An interesting item.
Let us for the moment assume it is a fake cancel over an erased specimen overprint........
Certainly the bar immediately above the '466' could be hiding an erased Specimen type 9. These specimens are handstamped rather than printed and it is quite normal for the specimen overprint to slope at the same angle as the bars in the numeral. This would allow the numeral to hide the specimen completely as far as the scan shows. It would be nice to have the actual item to check if this is the case. However without access to the item, the scan does not confirm it either way.
The general characteristics show that the item is a blued paper example, SG133, (rather than SG137 white paper). The 1883 cancel is consistent with this. That said, specimen type 9 on blued is the most common specimen type so the most likely candidate for addition of forged cancels. They were dirt cheap 20 or more years ago and are often found without gum. A used £5 on blued however has always been pricey hence the temptation to convert one to the other.
Let us continue to assume it is a forged cancel over a specimen:-
As the forger, having added the 466 cancel to an erased specimen, you now have a perfectly reasonable fine used £5 on blued - certainly good enough to fool most people. You have already created a very marketable entity compared to a relatively cheap no gum type 9 on blued specimen. If that is the case, why bother to add the additional Cavan cds when the Liverpool numeral would already suffice?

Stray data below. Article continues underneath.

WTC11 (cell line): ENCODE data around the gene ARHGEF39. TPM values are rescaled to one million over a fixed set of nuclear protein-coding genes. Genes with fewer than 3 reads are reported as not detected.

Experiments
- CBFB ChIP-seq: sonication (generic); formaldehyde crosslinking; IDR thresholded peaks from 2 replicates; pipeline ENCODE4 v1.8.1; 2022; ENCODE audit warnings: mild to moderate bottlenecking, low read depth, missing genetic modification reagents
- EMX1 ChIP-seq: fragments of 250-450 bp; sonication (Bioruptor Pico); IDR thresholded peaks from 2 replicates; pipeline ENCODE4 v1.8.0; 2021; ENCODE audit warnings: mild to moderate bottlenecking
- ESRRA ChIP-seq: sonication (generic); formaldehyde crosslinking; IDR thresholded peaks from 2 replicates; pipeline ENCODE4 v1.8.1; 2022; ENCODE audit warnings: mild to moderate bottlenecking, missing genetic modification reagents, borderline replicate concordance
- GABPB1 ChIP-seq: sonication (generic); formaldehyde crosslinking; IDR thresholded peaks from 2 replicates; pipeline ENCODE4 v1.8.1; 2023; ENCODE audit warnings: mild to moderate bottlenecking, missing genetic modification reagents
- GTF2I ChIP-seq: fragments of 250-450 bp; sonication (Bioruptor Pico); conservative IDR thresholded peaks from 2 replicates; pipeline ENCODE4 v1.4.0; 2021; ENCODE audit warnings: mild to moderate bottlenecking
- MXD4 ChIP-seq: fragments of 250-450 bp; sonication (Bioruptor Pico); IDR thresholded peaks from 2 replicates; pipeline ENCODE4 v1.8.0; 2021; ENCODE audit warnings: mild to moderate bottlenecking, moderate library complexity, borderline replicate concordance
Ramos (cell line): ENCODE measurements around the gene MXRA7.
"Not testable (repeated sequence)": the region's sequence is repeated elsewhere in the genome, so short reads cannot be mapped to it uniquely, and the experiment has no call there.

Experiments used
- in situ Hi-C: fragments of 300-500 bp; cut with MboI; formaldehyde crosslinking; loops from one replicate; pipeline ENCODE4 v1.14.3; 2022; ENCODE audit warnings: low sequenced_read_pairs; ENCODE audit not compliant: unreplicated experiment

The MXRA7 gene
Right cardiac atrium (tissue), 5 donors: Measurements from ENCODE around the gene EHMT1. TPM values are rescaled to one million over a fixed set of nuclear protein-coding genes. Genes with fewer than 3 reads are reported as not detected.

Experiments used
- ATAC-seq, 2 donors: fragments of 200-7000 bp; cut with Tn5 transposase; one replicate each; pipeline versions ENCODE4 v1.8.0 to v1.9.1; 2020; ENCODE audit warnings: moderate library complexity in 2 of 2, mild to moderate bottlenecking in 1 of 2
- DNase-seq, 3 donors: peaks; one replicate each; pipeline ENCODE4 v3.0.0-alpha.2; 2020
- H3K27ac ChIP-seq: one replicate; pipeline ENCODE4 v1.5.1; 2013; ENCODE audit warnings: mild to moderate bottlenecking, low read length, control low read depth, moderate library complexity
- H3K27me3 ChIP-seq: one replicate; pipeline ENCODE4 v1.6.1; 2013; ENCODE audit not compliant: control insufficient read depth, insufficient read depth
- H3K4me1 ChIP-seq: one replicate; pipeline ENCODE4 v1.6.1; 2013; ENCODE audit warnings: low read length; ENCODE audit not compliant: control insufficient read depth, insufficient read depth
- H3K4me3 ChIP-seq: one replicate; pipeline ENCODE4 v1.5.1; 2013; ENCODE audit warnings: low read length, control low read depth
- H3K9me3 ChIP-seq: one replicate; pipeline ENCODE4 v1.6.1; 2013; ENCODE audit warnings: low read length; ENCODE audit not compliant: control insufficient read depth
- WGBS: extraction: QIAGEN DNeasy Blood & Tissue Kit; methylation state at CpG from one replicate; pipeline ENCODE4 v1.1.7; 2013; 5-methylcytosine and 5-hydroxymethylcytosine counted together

A Cavan receiver used in this way is somewhat unusual and is more likely to raise questions than a simple 466 numeral on its own. If that is the case, why forge the cds too? You might argue it was to date it in the blued period but surely Cavan is rather less likely than Dublin?
Is it genuine use?
Why might a Cavan receiver be on the stamp? If the parcel was a sack, it would probably have an address label tied on bearing the £5 (plus maybe other stamps) and the address. Indeed, as already suggested by chavander, there might have been no other place for the Cavan receiver to go - you can't cancel a sack! That all leads to it being plausibly genuine postal use.
I do not have a wealth of 466 cancels from that period to check against and even fewer (that is - zero) for Cavan. For the moment I decline to comment on whether they are 'ZINCO' or real cancels without further research.
Is it accounting use? I have not studied the relationship between Cavan and Liverpool. Is it reasonable to expect there to have been such a tie at that time that might involve a £5 orange? If there was such a relationship, should we not expect a lot more Irish cancels, in particular Dublin, than there appear to be? Maybe an Irish specialist might be able to provide some light on this?
It would be very interesting to have the postal rate tables for 1883. What type of package from Liverpool to Cavan would need a £5? Was it even possible?
If the ebay vendor withdrew it, maybe he has more information on it. I tend not to follow ebay so didn't see it, nor know the vendor ID. Does anyone know who it was?
Postal use of the £5 may exist, but is rare. Maybe this is an example, but without access to the item and further research, I cannot draw a firm conclusion.